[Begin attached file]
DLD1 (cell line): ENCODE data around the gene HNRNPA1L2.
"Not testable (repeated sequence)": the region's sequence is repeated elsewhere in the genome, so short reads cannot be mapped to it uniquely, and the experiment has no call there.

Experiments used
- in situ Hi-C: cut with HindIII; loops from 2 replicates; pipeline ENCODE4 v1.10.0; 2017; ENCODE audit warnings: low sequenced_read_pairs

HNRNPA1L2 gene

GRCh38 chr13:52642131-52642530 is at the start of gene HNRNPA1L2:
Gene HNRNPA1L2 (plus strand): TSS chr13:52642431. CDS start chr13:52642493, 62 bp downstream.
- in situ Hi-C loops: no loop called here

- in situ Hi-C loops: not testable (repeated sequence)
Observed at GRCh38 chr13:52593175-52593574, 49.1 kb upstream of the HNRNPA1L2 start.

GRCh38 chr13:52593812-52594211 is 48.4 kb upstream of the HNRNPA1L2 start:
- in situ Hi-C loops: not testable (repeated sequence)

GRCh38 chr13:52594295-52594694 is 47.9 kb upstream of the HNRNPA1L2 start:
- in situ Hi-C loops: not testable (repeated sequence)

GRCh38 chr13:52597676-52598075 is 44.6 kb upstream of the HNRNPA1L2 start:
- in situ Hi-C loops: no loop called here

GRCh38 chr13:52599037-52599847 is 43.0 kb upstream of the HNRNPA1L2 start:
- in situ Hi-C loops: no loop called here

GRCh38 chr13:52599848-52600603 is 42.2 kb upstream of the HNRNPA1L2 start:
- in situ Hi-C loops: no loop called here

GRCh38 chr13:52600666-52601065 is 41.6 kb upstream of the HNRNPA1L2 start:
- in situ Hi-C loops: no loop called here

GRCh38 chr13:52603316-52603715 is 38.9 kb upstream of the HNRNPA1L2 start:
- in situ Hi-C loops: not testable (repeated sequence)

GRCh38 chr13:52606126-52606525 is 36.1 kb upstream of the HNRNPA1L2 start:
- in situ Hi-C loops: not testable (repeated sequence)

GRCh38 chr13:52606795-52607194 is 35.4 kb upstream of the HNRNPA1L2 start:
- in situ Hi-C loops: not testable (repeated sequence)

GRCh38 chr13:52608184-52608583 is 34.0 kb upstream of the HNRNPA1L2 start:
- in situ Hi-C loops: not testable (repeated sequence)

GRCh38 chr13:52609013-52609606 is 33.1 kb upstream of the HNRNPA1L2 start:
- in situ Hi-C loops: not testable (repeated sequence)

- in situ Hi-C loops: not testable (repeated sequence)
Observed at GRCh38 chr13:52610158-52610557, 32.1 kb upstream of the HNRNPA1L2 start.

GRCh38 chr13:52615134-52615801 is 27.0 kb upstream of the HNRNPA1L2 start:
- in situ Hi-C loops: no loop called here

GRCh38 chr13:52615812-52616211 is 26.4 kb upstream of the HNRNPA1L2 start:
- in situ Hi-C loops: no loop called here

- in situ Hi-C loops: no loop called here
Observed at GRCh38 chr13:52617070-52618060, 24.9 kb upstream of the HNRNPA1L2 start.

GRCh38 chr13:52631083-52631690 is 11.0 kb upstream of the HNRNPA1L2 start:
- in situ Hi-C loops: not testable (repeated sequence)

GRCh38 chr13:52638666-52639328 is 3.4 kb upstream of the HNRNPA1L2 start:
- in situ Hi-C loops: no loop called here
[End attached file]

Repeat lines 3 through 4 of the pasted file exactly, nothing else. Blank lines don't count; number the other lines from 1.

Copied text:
Experiments used
- in situ Hi-C: cut with HindIII; loops from 2 replicates; pipeline ENCODE4 v1.10.0; 2017; ENCODE audit warnings: low sequenced_read_pairs